- What is email marketing for small business?
- Best email marketing solutions for small business
- How to build an email list
- How to write a good marketing email
- How to write an email subject line
- Best time to send marketing emails
- How to segment an email list
- How to structure a business email
- Email marketing strategy for small business
Grow your small business with email marketing
If you’ve been searching for ways to promote your small business, someone has probably recommended email marketing. And there’s a good reason for that – it's an incredibly popular channel.
According to Statista, nearly 320 billion emails were sent in 2021 and, according to the Direct Marketing Association, email marketing has just about the highest rate of return of any marketing method. But what exactly is it?
Email marketing in small business is simply sending messages to customers or potential customers in order to sell to, educate, or build loyalty with them. It has similar goals to marketing on other platforms.
What makes email different is that it’s a channel entirely controlled by the sender. You’re in charge of the content of your emails and of who sees them. And unlike social media, there’s no interference from third parties, since you aren’t subject to any company’s external policies.
Email lets you personalise your messaging and develop relationships with existing customers more effectively than other channels. Email is also among the most effective ways to drive sales – there’s a reason around 80% of businesses say it’s vital to their strategies.
There are three major ways (some say only three ways) to increase your revenue. Those ways are to:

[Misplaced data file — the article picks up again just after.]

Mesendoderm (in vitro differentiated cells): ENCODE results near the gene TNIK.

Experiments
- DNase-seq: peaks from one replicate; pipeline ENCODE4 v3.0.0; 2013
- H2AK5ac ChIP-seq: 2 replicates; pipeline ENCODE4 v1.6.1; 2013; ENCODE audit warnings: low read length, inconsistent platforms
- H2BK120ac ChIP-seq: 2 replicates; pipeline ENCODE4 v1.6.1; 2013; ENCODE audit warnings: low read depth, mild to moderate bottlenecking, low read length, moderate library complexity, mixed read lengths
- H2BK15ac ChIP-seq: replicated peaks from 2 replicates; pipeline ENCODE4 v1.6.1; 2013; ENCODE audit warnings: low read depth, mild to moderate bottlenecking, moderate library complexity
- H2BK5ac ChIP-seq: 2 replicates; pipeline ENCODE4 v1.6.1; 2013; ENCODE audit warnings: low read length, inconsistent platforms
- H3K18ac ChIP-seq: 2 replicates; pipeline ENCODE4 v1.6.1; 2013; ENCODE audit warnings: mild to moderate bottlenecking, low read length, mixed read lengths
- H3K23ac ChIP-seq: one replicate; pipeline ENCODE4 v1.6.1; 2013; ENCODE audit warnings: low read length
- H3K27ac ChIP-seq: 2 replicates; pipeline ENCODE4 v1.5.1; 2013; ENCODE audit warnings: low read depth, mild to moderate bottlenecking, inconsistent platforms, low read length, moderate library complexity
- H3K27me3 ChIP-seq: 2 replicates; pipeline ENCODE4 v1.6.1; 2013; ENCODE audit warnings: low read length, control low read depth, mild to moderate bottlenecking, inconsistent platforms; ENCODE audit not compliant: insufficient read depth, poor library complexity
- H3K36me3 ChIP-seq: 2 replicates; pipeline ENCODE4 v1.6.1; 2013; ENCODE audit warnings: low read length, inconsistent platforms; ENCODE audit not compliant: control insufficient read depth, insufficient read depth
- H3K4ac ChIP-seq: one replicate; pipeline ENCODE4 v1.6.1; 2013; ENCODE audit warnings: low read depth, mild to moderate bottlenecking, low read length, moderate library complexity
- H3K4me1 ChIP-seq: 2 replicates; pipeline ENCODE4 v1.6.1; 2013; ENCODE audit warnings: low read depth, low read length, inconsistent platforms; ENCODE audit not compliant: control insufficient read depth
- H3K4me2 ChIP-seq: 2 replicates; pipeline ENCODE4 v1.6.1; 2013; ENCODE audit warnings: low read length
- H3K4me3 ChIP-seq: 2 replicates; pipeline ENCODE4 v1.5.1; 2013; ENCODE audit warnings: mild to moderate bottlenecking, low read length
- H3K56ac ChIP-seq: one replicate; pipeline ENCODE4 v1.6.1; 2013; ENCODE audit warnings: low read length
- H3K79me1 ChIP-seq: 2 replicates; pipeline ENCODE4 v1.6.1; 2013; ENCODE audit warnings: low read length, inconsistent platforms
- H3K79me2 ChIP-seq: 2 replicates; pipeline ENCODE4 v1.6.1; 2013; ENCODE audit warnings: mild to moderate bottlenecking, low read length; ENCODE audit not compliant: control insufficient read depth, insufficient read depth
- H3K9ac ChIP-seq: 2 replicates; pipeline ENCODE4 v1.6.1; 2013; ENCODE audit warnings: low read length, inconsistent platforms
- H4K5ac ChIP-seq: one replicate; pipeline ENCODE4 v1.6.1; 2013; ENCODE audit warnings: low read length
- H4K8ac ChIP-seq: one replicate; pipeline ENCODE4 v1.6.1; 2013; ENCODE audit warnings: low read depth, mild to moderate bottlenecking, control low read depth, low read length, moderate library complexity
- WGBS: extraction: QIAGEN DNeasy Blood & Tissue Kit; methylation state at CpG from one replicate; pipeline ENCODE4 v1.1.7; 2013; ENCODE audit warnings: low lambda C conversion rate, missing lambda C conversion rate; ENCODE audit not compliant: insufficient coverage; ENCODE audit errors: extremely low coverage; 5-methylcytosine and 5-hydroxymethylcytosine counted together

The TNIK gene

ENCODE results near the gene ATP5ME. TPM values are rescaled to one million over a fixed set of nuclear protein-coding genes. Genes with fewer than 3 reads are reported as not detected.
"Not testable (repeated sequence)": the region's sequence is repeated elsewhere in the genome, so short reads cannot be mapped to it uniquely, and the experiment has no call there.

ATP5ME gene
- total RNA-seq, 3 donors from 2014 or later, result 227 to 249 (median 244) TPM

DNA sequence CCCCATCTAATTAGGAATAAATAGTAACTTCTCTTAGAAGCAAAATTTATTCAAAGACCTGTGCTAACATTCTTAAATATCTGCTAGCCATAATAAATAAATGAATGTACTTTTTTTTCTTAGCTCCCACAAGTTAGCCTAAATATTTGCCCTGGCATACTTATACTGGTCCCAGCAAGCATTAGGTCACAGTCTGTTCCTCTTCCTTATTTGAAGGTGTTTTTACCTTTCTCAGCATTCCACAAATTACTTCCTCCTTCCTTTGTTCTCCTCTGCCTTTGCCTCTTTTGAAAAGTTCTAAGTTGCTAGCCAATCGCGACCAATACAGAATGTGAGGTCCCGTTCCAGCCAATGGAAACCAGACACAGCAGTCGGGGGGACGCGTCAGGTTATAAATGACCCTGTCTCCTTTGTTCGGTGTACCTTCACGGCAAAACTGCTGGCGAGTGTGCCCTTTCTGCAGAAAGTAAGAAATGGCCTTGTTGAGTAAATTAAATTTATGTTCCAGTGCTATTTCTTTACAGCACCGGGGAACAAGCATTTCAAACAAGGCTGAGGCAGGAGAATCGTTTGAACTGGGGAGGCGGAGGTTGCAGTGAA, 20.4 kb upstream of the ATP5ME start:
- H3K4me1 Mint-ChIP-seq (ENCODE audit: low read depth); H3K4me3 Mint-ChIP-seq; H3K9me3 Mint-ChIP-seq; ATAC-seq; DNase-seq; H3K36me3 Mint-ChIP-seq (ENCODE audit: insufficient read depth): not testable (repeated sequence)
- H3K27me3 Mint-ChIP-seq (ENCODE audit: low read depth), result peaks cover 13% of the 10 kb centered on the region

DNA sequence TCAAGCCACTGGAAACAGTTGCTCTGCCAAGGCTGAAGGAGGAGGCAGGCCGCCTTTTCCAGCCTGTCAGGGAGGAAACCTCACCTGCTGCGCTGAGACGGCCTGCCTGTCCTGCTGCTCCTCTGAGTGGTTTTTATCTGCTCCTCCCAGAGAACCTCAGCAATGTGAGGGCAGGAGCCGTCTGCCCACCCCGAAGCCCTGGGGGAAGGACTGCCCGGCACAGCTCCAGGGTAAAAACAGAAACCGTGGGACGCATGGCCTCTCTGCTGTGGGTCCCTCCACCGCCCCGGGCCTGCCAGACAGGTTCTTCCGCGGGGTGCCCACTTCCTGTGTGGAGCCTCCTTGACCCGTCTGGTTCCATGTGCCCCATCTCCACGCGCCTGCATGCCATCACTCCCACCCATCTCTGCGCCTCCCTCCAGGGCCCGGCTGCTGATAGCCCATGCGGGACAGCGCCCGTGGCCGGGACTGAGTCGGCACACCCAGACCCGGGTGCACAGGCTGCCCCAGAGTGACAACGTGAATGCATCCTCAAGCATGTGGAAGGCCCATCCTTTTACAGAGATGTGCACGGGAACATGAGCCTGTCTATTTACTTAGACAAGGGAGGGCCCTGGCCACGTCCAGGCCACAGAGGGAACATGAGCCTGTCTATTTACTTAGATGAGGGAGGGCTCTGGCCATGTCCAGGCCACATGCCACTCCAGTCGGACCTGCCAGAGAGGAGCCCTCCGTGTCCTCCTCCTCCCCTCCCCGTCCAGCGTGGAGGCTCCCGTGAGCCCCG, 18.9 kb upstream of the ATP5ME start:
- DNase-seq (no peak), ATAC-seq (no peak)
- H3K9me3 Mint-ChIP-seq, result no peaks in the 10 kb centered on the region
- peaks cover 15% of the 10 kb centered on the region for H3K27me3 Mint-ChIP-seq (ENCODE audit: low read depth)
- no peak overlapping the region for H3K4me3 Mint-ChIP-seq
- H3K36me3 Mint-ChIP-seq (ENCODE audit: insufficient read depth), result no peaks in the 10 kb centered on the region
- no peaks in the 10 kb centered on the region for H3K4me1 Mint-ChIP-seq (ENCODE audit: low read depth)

Increase the number of customers
Increase the frequency of purchases per customer
Increase the average value of purchases
Email marketing can do all of these things thanks to the variety of emails you can send. Sounds like a great tool, but what do you need to get started?
What is email marketing for small business?
There are three broad categories of marketing emails you can send to your subscribers. Each is important for a different aspect of your marketing strategy and business development. You can send out:
Transactional emails: These are sent when customers complete a purchase and when there are updates to give on the status of that purchase. Order confirmations, shipping updates, receipts and the ‘package delivered’ message fall in this category
Promotional emails: These tell customers about specific deals you’re offering, whether it’s a discount or a holiday sale
Lifecycle emails: These are based on where a customer is in their journey with your brand i.e. early, middle or late stage. For example, a welcome message after someone subscribes or following up after a first-time purchase
A regular newsletter can also be a place to put promotions, as well as sharing compelling stories from fellow customers or from your brand.
With a SumUp Online Store, you can send customisable transactional emails automatically to notify buyers of order confirmation and shipping updates.Try it now
Best email marketing solutions for small business
No matter your business, you need email marketing software before you can start sending emails. There are tons of providers out there, most of which have similar features. The most important things to get from your email service are:
Templates you can customise to suit your needs
Automation potential so that you can scale easily
Opt-in forms you can put on your website or online store so customers can easily sign up to your mailing list
Analytics to show how emails are performing